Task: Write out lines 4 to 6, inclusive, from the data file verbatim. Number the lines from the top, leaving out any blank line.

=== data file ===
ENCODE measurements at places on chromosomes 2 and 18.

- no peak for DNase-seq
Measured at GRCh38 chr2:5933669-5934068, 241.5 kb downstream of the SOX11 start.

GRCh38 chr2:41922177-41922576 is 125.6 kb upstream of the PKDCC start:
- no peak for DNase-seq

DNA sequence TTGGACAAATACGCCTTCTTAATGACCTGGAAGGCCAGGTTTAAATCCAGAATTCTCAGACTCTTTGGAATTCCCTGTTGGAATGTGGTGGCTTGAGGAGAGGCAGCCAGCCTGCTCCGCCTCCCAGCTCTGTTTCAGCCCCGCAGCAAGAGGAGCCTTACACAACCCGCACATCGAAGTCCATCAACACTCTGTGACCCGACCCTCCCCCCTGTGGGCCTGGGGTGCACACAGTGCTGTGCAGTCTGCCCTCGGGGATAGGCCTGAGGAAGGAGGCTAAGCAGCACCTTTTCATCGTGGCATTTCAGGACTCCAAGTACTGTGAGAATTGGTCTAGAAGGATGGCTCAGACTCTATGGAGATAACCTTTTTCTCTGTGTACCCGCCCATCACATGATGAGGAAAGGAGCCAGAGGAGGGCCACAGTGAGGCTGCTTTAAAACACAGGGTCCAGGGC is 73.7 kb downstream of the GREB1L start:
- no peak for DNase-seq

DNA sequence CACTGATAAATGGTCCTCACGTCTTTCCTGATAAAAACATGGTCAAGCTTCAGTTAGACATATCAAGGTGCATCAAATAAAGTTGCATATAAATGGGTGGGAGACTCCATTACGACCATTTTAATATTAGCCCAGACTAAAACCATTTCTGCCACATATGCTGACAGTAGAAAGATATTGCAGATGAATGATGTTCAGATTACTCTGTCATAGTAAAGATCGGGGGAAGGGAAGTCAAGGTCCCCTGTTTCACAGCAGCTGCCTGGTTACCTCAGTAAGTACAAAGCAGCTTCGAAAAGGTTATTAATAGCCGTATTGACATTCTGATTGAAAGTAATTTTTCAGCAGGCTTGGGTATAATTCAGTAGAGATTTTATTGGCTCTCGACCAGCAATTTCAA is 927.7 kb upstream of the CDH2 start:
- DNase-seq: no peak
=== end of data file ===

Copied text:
GRCh38 chr2:41922177-41922576 is 125.6 kb upstream of the PKDCC start:
- no peak for DNase-seq

DNA sequence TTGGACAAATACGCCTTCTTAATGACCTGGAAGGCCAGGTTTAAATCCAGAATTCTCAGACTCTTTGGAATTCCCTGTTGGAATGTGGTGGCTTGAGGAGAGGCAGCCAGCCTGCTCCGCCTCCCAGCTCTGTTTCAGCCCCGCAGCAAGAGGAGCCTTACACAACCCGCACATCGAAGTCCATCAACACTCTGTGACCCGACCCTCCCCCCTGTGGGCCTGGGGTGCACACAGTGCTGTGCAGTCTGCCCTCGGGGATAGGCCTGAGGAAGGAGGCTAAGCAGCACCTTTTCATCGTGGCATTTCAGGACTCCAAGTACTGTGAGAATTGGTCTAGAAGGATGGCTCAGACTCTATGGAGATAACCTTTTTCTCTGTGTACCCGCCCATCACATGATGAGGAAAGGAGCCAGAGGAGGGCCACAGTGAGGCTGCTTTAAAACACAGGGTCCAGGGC is 73.7 kb downstream of the GREB1L start: